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Israel, Hamas Prisoner-Swap Deal: The Ripple Effects

What does the deal reached by Israel and Hamas to exchange long-held Sgt. Gilad Schalit for about 1,000 Palestinian prisoners mean for the seemingly never-ending Mideast peace process and politics in the region?

-- At Time magazine's Global Spin blog, Tony Karon writes that Israeli Prime Minister Benjamin Netanyahu "will gain the kudos for having done a painful deal to bring home a young man whose captivity had been a source of enduring national anguish and pain."

And Hamas, he says, "will have scored a win on one of the most powerful emotive issues for residents of the West Bank and Gaza, and it will claim to have demonstrated that it was the steadfastness of the 'resistance' rather President Mahmoud Abbas' negotiations and diplomacy that forced Israel to concede."

-- Robert Danin of the Council on Foreign Relations agrees with Karon's second point. "Hamas will benefit politically from this deal, particularly within intra-Palestinian politics," he writes. "They will argue that their hard-line approach pays greater dividends than the nonviolent tactics employed by Fatah's leader Mahmoud Abbas. The deal will provide Hamas greater legitimacy for having successfully negotiated a deal with Israel by proxy, and will increase the calls for renewed Hamas-Fatah unity discussions."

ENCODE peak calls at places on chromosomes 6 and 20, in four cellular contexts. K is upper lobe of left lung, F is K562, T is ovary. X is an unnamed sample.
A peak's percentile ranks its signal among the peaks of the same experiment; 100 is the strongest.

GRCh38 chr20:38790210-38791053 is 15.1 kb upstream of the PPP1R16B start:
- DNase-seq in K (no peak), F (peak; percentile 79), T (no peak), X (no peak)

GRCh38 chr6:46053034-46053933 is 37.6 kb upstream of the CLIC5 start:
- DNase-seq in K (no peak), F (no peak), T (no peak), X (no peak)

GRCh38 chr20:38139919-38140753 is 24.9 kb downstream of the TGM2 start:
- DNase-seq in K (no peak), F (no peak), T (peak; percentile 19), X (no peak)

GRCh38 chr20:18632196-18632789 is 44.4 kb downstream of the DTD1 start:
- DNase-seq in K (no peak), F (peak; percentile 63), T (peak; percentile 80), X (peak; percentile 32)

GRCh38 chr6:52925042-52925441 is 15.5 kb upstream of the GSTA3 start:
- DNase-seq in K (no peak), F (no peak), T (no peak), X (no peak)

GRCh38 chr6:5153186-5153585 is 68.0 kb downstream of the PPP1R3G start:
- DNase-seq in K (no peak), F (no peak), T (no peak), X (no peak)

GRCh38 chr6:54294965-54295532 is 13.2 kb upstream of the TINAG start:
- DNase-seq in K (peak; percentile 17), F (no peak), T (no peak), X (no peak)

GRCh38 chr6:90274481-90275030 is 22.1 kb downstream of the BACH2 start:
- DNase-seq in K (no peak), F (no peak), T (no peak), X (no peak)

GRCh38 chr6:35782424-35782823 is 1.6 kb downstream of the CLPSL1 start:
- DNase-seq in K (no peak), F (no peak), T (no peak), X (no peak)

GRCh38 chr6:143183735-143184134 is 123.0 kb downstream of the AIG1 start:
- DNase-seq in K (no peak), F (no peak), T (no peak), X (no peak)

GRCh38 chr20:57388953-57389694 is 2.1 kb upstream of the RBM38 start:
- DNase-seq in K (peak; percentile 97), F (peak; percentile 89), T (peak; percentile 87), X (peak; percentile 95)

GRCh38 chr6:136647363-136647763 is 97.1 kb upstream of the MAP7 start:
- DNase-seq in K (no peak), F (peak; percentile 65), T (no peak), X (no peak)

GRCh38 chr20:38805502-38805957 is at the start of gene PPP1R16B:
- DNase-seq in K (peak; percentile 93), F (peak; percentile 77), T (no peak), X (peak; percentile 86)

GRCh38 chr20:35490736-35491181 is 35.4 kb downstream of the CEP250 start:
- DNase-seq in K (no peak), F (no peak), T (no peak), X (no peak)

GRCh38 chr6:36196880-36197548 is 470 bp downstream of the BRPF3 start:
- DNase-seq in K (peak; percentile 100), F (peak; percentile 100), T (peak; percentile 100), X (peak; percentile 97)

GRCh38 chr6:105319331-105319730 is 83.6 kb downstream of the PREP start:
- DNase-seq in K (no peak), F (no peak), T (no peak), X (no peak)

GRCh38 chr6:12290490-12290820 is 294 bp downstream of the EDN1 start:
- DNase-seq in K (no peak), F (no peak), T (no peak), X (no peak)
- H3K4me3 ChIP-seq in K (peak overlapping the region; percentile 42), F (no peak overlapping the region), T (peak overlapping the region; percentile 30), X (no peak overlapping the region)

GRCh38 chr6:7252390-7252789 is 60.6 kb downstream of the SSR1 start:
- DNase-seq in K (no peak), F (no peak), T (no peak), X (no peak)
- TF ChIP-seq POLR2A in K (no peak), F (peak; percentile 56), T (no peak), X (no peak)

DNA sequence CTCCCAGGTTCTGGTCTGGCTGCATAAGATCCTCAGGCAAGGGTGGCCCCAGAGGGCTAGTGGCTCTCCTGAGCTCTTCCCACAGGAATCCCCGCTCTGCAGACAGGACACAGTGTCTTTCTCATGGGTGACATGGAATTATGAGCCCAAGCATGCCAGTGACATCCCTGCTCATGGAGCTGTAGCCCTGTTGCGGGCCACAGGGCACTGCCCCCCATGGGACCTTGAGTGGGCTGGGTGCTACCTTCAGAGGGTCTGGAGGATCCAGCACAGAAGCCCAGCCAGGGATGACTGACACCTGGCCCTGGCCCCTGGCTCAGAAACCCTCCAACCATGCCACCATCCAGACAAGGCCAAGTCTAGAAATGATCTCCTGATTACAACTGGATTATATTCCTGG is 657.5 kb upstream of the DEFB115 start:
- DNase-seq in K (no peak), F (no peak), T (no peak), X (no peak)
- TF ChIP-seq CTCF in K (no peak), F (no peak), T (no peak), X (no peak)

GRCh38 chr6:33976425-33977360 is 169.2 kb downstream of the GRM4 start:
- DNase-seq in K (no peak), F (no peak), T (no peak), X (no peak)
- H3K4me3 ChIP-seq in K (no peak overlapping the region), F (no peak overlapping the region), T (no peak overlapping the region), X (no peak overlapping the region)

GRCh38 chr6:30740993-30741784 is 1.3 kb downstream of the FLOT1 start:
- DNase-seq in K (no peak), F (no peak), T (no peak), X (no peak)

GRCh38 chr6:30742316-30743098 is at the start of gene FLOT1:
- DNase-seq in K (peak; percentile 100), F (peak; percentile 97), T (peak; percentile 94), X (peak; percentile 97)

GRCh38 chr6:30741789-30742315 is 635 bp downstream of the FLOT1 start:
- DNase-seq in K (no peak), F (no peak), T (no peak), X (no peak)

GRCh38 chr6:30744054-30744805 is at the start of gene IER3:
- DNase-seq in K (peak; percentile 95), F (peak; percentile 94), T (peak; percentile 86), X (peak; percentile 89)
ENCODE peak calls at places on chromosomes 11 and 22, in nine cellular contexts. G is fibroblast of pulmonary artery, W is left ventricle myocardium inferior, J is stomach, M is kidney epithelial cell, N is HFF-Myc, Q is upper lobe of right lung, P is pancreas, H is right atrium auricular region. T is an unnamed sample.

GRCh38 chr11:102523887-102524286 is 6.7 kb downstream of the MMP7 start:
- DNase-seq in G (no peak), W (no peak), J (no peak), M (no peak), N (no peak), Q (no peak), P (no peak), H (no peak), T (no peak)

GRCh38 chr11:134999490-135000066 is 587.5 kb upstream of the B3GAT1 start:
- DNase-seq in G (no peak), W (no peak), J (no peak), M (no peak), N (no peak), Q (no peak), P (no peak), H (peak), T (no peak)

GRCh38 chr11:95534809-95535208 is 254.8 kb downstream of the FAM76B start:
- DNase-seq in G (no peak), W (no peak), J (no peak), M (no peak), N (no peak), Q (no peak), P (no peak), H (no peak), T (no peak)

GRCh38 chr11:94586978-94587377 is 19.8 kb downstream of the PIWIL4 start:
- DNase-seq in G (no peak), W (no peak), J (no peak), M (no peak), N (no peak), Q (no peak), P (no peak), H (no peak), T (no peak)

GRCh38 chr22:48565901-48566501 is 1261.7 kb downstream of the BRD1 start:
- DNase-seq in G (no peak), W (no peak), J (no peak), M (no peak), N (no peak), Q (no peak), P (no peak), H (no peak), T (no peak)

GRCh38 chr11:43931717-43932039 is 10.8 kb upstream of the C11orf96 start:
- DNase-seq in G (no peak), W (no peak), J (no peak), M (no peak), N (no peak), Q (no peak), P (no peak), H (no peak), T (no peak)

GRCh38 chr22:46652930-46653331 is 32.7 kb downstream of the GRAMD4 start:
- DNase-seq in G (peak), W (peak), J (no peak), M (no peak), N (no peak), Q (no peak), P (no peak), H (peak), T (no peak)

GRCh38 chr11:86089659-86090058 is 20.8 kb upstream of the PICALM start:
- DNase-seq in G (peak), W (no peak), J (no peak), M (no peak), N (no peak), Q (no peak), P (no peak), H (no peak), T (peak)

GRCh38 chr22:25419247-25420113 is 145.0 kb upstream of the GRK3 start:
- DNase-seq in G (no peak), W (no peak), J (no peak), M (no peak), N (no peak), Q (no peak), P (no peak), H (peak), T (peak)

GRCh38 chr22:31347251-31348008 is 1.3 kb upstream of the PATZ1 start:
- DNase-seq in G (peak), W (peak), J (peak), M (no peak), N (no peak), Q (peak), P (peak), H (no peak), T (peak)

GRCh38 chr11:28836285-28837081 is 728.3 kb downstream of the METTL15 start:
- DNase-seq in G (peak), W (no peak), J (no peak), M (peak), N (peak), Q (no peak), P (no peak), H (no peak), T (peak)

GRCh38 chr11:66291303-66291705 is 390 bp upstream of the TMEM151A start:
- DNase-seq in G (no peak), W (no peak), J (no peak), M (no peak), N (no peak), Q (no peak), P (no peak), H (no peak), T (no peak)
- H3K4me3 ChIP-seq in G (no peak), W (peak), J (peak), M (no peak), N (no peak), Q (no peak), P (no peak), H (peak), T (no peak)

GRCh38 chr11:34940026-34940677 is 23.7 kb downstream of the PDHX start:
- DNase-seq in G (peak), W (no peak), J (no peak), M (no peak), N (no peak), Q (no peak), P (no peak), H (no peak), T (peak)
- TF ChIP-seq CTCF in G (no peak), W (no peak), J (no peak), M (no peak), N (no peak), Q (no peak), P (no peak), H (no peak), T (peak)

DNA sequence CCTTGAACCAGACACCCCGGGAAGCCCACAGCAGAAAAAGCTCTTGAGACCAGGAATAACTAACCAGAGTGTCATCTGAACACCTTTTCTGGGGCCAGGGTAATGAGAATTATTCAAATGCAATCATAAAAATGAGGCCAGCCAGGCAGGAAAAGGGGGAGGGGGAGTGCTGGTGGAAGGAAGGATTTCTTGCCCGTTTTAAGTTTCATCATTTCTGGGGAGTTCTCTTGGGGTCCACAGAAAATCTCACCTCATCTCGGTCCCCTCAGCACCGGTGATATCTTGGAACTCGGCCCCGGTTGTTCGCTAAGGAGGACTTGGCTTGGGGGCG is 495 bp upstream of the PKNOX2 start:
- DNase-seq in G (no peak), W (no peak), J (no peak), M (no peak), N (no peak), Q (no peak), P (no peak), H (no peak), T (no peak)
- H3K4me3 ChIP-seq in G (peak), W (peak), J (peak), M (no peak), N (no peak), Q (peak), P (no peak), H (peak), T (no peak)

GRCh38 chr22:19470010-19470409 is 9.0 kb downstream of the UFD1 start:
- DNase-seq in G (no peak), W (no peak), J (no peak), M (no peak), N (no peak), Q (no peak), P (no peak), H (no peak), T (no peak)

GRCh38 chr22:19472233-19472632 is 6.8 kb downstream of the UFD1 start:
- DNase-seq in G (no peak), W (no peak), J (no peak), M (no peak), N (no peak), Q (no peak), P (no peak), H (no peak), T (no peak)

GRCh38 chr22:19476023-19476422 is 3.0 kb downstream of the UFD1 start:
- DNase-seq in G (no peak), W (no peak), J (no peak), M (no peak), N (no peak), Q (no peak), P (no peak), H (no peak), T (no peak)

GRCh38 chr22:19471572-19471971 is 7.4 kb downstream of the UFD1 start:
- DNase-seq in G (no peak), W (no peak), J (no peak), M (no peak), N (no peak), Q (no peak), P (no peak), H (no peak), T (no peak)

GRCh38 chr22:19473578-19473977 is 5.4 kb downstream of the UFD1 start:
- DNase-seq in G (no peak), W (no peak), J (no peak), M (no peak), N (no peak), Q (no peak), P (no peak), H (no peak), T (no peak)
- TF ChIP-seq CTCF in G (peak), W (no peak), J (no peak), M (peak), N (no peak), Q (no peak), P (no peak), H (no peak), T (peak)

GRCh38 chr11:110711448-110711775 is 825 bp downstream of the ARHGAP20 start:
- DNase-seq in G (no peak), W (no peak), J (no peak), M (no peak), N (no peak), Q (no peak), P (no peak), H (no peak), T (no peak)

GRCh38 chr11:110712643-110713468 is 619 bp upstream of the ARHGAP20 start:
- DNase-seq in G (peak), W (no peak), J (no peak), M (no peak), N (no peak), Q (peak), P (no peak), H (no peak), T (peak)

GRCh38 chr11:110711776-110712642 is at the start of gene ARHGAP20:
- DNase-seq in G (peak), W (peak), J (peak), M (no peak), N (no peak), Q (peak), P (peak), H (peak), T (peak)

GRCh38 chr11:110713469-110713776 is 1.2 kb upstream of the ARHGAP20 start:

As for Netanyahu, though, Danin says that "for a prime minister who wrote a book arguing for an uncompromising approach to terrorism, this is a heavy price to pay. It signals that Israel will indeed negotiate, albeit under duress, for hostages and with an organization that most of the world regards as terrorists."

-- And Tod Robberson, editorial writer at The Dallas Morning News believes that:

"If Israel can reach a deal with Hamas, then certainly, there must be a way to leverage this to re-open talks with the Palestinian government of Mahmoud Abbas in the West Bank. The real lesson here is this: Whatever you're working on, do it quietly. And for just a while, all sides should stop all the name-calling in public. Worse than being unproductive, it makes opposing sides harden their positions and makes a peace deal that much harder to achieve."

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Mark Memmott is NPR's supervising senior editor for Standards & Practices. In that role, he's a resource for NPR's journalists – helping them raise the right questions as they do their work and uphold the organization's standards.